In grade school, no one would have ever guessed I'd grow up to become a linguist-- I was the kid who got Cs in French and couldn't produce a trill to save my life! I went to university majoring in civil engineering-- relieved that there was no language requirement for that major. But I ended up switching to geophysics, thinking that it would be less restrictive than engineering, and that it would allow me to spend more time in the mountains (which turned out to be wishful thinking)...Read more
The Cambridge Handbook of Communication Disorders examines the full range of developmental and acquired communication disorders and provides the most up-to-date and comprehensive guide to the epidemiology, aetiology and clinical features of these disorders.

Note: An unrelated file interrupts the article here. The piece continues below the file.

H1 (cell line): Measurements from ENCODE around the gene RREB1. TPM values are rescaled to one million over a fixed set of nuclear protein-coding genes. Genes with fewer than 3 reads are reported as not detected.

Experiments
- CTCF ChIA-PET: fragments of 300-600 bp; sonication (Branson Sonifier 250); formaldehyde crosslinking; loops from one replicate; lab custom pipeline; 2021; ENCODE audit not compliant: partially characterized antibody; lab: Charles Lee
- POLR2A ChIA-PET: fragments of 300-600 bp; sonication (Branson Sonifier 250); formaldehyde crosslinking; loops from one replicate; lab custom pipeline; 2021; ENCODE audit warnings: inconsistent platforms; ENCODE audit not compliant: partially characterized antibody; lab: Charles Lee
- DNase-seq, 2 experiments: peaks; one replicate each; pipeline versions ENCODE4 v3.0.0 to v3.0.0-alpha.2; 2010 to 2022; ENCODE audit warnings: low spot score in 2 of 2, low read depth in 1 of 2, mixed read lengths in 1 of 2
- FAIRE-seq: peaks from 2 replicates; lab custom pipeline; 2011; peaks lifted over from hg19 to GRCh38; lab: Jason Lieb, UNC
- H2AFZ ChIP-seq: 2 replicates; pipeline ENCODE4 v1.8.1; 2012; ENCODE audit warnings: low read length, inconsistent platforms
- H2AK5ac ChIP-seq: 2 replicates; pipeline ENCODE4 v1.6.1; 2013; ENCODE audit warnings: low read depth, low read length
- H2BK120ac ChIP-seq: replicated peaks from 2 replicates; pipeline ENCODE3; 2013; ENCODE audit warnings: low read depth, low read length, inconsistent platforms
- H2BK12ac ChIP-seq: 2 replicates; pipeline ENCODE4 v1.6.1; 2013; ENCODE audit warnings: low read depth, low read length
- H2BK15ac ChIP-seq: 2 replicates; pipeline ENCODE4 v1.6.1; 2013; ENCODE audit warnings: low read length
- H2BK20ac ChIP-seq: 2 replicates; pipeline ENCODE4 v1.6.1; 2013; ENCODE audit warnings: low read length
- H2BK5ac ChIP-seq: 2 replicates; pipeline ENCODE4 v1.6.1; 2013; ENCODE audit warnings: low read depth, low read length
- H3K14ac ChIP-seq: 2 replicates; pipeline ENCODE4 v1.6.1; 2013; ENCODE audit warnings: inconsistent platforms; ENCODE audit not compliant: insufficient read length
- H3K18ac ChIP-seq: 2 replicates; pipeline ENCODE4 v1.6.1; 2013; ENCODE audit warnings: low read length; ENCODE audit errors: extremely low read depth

The book 'Post-Socialist Translation Practices' explores how Communism and Socialism, through their hegemonic pressure, found expression in translation practice from the moment of Socialist revolution to the present day. Based on extensive archival research in the archives of the Communist Party and on the interviews with translators and editors of the period the book attempts to outline the typical and defining features of the Socialist translatorial behaviour by re-reading more than 200 translations of children's literature and juvenile fiction published in the Socialist Federal Republic of Yugoslavia (SFRY). Despite the variety of different forms of censorship that the translators in all Socialist states were subject to, the book argues that Socialist translation in different cultural and linguistic environments, especially where the Soviet model tried to impose itself, purged the translated texts of the same or similar elements, in particular of the religious presence. The book also traces how ideologically manipulated translations are still uncritically reprinted and widely circulated today.